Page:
The DD516 module has an extra socket for an additional tom. Shelley now has a snare, 4 toms, kick, hi-hat, crash and ride. One spare crash socket still unused... :-)

Wednesday 31 August 2011

Pimp My Drums

Actually pimp Shelley's drums.

Black rack from e-bay with the original drum mountings sprayed black to match.

Added an iPod holder next to the controller.  Modified from an in-car mount.  Plus, as you can see, the skull theme.  These are cotton printed bandanas from and there is also a massive choice on ebay.

Tuesday 23 August 2011

Gear4Music DR-30 Drum Monitor Amp Review

I was a little sceptical about buying a low cost amplifier to use with the electronic drums.  I had read that drums need a very wide range from low to high frequency responses.  I had already tried putting them through my normal home stereo but that was not good enough, rubbish would be a better description.  The sound of the sticks on the plastic can be heard clearly instead of the drum voices.

Headphones sound excellent with all the drum sounds clear and they completely blot out the tap of stick on plastic that everyone else can hear but for the odd jamming session we needed to be able to hear the drums out loud.

Having looked a lot on the Internet there was very little choice in lower cost dedicated drum amps.  PA systems were not much different and most active speakers are a bit small to get a decent base sound.

The Gear4Music (SubZero) DR-30 drum amp description was exactly what I was looking for but it was advertised at less than £100 and there was nothing similar at that sort of price.  The rest with a similar spec, like the Roland PM-10 were all over £200.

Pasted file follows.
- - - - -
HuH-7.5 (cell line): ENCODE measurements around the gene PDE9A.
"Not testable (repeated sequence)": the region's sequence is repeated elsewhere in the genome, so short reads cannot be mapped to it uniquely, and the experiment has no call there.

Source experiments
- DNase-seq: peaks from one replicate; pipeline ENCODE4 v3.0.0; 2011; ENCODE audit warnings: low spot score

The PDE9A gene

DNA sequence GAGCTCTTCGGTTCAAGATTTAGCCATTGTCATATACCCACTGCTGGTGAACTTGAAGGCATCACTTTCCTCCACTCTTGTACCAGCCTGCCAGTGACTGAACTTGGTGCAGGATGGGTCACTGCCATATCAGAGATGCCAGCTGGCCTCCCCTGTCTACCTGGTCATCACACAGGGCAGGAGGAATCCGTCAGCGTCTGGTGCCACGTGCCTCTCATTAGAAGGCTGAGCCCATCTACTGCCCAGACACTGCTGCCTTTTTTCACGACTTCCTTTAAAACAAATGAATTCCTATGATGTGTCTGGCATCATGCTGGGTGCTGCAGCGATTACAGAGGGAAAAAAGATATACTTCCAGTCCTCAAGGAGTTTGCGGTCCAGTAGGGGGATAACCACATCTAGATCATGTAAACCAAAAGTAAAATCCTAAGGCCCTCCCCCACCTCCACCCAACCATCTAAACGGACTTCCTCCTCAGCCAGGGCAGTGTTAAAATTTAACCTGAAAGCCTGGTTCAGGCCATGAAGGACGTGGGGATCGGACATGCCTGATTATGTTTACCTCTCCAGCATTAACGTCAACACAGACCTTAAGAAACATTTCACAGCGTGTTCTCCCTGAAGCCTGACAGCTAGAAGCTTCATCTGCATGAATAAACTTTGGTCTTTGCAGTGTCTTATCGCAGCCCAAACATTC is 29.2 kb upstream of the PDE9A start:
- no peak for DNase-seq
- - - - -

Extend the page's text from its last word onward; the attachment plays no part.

For the few times it was going to be used it was worth taking a chance on.  It arrived today and I am very pleasantly surprised.  The drums come out very clearly and the two volume controls allow mixing the background tracks with the drum sounds to whatever you desire.

It is even much louder than we will ever need for our small rooms.  It allows you to play the drums without headphones and they sound like drums.  It is very sturdy, has feet on two sides and most importantly has a good deep base sound as well as clarity.

My only surprise is how big it is.  I neglected to check the dimensions and it is about twice the size and weight that I expected.

Not sure how I expected them to fit a 10" speaker in a smaller box. 

I have nothing more expensive to compare it to but for the purpose it was intended it works very well.  If you want a low cost drum monitor amp I would thoroughly recommend the Gear4Music DR-30 (now branded SubZero DR-30.)

That's Min by the way assisting with drum practice.

Monday 22 August 2011

Electronic Drum Monitor Amps

Very quick comment.  Drums like Electric Keyboards need high quality sound amplification.  Guitar amps are low quality and not appropriate.

Headphones, no matter how low cost, are likely to sound much better than any amp.

Electronic drums are therefore best used with expensive PA or Keyboard amps or dedictaed drum amps which have good low to high ranges.

Sunday 21 August 2011

Drum Stick Markings

I didn't think I'd ever have anything to say on drumsticks!  Well I just bought Shelley a set of Electronic Drums for her birthday so very rapidly I have had to come up to speed.